It’s common for insurers to include extensions on D&O liability policies. Extensions are an add-on to an insurance policy and there may or may not be a premium charged for them. This type of coverage extends the liability to cover things like administrative proceedings, criminal proceedings, and costs incurred during an investigation by regulators or criminal prosecutors.

Extensions enhance the basic D&O liability policy so that directors and officers have access to a reliable and competent legal defense.

D&O policies differ from commercial general liability policies (CGL) in that defense costs reduce the policy’s limits on a D&O claim. This is important because defense costs are usually a substantial part of a claim. CGL policies cover defense costs in addition to the policy limits.

D&O policies are a claims-made policy. This means that the policy will pay a claim against the insured (directors, officers or the company) at the time of the claim, regardless of when the wrongful act occurred.

A policy for directors and officers covers monetary damages, but does not cover bodily injury or property damage.

What Does D&O Cover?

D&O insurance covers the most common occurrences such as employment practices, human resource issues and shareholder actions. It also covers reporting errors, misrepresentation in a prospectus, failure to comply with laws or regulations, and officers making decisions outside of their designated authority.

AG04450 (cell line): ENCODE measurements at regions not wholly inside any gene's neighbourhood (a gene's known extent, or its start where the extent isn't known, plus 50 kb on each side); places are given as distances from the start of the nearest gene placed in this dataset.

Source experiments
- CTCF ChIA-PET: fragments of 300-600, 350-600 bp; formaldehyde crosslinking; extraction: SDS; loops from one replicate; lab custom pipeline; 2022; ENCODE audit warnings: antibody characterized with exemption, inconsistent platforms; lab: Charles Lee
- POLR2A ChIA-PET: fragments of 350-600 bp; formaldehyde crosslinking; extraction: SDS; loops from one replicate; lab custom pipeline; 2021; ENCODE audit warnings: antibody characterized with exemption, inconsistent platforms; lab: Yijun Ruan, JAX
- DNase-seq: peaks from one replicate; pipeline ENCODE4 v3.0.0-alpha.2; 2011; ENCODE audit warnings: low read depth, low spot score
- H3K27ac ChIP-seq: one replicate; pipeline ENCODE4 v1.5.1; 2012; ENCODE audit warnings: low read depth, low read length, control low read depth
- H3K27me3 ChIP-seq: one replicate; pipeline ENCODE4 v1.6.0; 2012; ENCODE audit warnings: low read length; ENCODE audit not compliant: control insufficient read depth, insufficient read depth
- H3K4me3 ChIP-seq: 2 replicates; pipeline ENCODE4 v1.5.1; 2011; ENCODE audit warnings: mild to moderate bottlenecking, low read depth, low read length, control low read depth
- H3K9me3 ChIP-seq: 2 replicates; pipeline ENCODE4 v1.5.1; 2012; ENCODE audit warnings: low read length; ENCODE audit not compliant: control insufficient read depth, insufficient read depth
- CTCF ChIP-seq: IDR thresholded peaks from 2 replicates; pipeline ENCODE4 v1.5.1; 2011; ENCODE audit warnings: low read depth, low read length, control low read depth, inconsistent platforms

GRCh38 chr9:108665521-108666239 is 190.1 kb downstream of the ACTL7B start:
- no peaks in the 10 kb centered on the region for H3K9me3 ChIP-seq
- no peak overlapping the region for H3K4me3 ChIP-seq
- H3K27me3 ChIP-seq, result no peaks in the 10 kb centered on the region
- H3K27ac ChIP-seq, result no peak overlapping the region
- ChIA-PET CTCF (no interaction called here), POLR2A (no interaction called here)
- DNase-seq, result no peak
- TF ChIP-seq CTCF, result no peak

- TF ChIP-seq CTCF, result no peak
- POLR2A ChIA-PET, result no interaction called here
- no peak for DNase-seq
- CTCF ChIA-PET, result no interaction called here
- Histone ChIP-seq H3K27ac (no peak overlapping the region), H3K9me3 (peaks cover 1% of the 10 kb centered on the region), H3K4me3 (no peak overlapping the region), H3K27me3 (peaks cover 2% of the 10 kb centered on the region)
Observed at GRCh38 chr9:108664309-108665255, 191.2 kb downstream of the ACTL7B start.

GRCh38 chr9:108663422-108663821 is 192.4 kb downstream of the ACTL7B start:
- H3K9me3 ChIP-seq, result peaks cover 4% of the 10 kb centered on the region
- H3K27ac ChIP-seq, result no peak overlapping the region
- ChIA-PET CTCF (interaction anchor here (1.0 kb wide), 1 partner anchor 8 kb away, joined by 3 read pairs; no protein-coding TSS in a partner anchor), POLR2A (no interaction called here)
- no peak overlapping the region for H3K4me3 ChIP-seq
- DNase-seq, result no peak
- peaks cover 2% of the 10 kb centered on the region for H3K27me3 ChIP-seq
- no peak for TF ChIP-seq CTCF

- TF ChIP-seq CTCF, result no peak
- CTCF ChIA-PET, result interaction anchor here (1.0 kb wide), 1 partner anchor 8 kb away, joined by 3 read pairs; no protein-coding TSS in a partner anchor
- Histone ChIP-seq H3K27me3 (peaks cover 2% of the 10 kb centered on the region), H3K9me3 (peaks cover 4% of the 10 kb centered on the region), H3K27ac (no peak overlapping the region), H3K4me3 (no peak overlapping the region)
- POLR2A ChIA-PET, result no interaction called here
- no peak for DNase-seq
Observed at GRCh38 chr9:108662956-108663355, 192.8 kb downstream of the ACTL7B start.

Are There Any Exclusions in D&O Insurance?

Like other types of insurance policies, D&O policies include additions, conditions and exclusions. Common D&O exclusions include fraud, intentional noncompliant acts, illegal remuneration or personal profit.  D&O policies also exclude property damage, bodily harm, legal action that was already taken, claims made under a previous policy, and claims made by other insurance companies.

Do Nonprofit Organizations Need D&O Insurance?

Some nonprofit entities mistakenly believe that they don’t need D&O insurance. Nonprofit entities also have fiduciary and legal responsibilities for which they can be held responsible. Nonprofit board directors are especially vulnerable because they may be less familiar with laws, industry regulations and industry best practices.

Nonprofit organization boards may also be less automated and diligent than commercial boards of directors.

Some of the common types of exposures that nonprofit organizations have are:

  • Discrimination
  • Harassment
  • Wrongful termination of employees
  • Weak administration
  • Wasting assets
  • Misleading reports
  • Libel or slander
  • Failure to deliver services

Even the best-intentioned board directors risk being the target of a lawsuit. Nonprofits will not want to wait until they have a claim before deciding to invest in the cost of D&O insurance.

D&O questionnaires should be designed to include all direct and indirect business relationships so that nothing goes unreported. Board directors may feel that some of the questions are intrusive, so it’s a good idea to remind them that the questions are necessary to ensure regulatory compliance. Comprehensive questionnaires will also avoid any appearance of a conflict of interest.

Boards of directors need to be diligent about making sure their internal procedures align with reporting measures. Boards need to be continually aware of emerging laws and regulations to make sure they stay in compliance.

Jeremy Barlow

Jeremy is the Director of Digital Marketing at BoardEffect.